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Paleogene plants fractionated carbon isotopes similar to modern plants

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dc.contributor.author Diefendorf, Aaron F. en
dc.contributor.author Freeman, Katherine H. en
dc.contributor.author Wing, Scott L. en
dc.contributor.author Currano, Ellen D. en
dc.contributor.author Mueller, Kevin E. en
dc.date.accessioned 2015-09-01T12:10:07Z
dc.date.available 2015-09-01T12:10:07Z
dc.date.issued 2015
dc.identifier.citation Diefendorf, Aaron F., Freeman, Katherine H., Wing, Scott L., Currano, Ellen D., and Mueller, Kevin E. 2015. "<a href="https://repository.si.edu/handle/10088/26925">Paleogene plants fractionated carbon isotopes similar to modern plants</a>." <em>Earth and Planetary Science Letters</em>. 429:33&ndash;44. <a href="https://doi.org/10.1016/j.epsl.2015.07.029">https://doi.org/10.1016/j.epsl.2015.07.029</a> en
dc.identifier.issn 0012-821X
dc.identifier.uri http://hdl.handle.net/10088/26925
dc.description.abstract The carbon isotope composition ( d 13 C ) of terrestrial plant biomarkers, such as leaf waxes and terpenoids, provides insights into past carbon cycling. The d 13 C values of modern plant biomarkers are known to be sensitive to climate and vegetation type, both of which influence fractionation during lipid biosynthesis by altering plant carbon supply and its biochemical allocation. It is not known if fractionation observed in living plants can be used to interpret fossil lipids because plant biochemical characteristics may have evolved during the Cenozoic in response to changes in global climate and atmospheric CO2. The goal of this study was to determine if fractionation during photosynthesis ( ? leaf ) in the Paleogene was consistent with expectations based on living plants. To study plant fractionation during the Paleogene, we collected samples from eight stratigraphic beds in the Bighorn Basin (Wyoming, USA) that ranged in age from 63 to 53 Ma. For each sample, we measured the d 13 C of angiosperm biomarkers (triterpenoids and n-alkanes) and, abundance permitting, conifer biomarkers (diterpenoids). Leaf d 13 C values estimated from different angiosperms biomarkers were consistently 2 lower than leaf d 13 C values for conifers calculated from diterpenoids. This difference is consistent with observations of living conifers and angiosperms and the consistency among different biomarkers suggests ancient e lipid values were similar to those in living plants. From these biomarker-based d 13 C leaf values and independent records of atmospheric d 13 C values, we calculated ? leaf . These calculated ? leaf values were then compared to ? leaf values modeled by applying the effects that precipitation and major taxonomic group in living plants have on ? leaf values. Calculated and modeled ? leaf values were offset by less than a permil. This similarity suggests that carbon fractionation in Paleogene plants changed with water availability and major taxonomic group to about the same degree it does today. Further, paleoproxy data suggest at least two of the stratigraphic beds were deposited at times when p CO 2 levels were higher than today. Biomarker data from these beds are not consistent with elevated ? leaf values, possibly because plants adapted carbon uptake and assimilation characteristics to p CO 2 changes over long timescales. en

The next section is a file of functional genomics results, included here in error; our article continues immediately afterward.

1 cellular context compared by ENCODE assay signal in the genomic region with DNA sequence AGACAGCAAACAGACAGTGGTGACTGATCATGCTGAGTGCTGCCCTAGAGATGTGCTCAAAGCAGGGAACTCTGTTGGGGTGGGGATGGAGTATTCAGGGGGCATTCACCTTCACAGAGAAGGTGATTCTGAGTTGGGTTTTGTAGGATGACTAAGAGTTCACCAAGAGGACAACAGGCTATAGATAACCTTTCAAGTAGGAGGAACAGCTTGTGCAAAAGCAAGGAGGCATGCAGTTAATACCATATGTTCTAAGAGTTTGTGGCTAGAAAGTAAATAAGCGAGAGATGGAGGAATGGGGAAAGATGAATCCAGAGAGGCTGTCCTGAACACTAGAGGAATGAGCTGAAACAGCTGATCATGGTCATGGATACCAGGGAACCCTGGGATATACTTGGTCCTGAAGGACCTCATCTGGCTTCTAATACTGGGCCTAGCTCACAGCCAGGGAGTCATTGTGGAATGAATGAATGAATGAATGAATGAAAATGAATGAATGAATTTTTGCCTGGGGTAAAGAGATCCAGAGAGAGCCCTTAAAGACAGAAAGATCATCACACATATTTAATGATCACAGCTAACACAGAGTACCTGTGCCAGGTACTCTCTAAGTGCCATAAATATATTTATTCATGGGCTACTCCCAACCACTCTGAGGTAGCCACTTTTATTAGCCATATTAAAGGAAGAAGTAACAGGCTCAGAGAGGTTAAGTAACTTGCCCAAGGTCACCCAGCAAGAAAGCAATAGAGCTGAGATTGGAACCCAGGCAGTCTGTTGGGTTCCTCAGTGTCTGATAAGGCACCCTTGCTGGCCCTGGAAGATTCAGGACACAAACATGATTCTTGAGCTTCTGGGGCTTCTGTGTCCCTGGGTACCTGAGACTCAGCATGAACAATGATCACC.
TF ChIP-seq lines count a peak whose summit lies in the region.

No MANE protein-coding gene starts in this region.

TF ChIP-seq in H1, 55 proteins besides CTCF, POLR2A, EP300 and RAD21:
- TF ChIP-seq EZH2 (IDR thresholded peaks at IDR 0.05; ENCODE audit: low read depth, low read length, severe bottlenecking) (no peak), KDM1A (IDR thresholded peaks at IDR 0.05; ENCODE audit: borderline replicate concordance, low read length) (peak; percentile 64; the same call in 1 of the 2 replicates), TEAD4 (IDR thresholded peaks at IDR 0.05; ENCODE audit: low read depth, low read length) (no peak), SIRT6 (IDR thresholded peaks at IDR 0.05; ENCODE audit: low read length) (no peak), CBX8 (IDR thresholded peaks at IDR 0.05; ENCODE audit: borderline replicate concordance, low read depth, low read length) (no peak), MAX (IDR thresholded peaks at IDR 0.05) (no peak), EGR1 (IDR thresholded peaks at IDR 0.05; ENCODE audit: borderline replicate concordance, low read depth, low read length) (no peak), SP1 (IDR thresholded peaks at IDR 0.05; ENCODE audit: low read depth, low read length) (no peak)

dc.relation.ispartof Earth and Planetary Science Letters en
dc.title Paleogene plants fractionated carbon isotopes similar to modern plants en
dc.type Journal Article en
dc.identifier.srbnumber 137146
dc.identifier.doi 10.1016/j.epsl.2015.07.029
rft.jtitle Earth and Planetary Science Letters
rft.volume 429
rft.spage 33
rft.epage 44
dc.description.SIUnit NH-Paleobiology en
dc.description.SIUnit NMNH en
dc.description.SIUnit Peer-reviewed en
dc.citation.spage 33
dc.citation.epage 44

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